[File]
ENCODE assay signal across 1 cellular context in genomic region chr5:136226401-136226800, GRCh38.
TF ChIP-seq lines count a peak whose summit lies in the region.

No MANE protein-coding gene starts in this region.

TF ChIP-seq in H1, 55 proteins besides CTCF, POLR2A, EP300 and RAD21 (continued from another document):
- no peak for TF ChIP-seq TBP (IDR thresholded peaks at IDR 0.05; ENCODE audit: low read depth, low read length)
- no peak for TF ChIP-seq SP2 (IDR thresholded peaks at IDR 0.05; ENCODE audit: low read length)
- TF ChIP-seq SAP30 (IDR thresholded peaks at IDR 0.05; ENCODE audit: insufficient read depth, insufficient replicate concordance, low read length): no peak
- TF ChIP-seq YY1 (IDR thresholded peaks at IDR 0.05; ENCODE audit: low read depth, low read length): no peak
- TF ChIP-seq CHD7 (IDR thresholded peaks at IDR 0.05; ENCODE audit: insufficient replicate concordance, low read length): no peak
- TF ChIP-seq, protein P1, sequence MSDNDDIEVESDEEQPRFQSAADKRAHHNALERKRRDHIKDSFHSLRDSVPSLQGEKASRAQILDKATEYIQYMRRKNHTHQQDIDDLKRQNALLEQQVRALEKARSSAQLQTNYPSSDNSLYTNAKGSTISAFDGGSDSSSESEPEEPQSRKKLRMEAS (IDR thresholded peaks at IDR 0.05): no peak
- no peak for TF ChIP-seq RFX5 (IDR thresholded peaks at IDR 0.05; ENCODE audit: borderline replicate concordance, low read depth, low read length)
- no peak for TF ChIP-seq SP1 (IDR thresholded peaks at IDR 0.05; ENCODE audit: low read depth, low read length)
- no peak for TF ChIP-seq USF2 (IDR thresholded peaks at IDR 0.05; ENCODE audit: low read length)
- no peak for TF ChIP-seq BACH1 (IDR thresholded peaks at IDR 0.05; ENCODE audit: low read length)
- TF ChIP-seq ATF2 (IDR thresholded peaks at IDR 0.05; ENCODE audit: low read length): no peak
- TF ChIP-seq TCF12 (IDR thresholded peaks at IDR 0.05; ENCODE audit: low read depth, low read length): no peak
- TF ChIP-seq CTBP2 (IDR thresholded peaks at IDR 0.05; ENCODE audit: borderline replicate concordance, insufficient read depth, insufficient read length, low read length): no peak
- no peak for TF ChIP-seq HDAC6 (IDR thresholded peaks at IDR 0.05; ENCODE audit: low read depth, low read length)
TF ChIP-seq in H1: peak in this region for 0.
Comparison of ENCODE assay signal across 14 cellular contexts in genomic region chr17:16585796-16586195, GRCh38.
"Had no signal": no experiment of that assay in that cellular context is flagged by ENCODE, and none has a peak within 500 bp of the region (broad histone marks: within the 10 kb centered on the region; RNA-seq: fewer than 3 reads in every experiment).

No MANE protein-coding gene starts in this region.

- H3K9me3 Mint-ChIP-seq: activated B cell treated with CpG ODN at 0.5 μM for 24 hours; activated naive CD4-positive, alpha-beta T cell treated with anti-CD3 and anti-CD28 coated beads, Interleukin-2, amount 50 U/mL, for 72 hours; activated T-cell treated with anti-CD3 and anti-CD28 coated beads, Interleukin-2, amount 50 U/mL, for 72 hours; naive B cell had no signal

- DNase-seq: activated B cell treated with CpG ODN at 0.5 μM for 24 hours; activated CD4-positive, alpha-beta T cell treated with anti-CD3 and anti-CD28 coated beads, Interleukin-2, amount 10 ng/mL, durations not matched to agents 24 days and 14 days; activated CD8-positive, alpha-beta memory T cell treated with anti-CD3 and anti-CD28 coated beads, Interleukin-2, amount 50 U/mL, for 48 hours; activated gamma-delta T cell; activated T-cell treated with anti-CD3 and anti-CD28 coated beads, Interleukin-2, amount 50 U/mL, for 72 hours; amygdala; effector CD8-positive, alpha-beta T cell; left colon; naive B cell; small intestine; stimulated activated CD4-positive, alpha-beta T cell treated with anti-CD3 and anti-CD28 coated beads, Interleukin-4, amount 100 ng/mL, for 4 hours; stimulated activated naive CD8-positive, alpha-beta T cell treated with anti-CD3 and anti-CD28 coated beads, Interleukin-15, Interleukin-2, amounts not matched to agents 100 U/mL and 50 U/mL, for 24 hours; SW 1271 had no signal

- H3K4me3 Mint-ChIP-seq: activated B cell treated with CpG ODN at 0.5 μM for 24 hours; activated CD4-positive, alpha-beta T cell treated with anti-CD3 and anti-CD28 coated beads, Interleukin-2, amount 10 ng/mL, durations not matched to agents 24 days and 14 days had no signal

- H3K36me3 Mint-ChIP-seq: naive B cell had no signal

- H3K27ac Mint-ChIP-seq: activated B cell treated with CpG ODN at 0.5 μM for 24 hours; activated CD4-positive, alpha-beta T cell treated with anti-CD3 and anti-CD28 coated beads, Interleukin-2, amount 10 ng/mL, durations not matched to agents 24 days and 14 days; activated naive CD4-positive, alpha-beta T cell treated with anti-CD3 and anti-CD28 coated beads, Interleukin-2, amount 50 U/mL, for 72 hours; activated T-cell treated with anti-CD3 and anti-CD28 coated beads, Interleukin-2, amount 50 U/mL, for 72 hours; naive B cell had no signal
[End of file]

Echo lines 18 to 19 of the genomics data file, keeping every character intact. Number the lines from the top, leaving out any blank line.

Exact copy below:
- no peak for TF ChIP-seq HDAC6 (IDR thresholded peaks at IDR 0.05; ENCODE audit: low read depth, low read length)
TF ChIP-seq in H1: peak in this region for 0.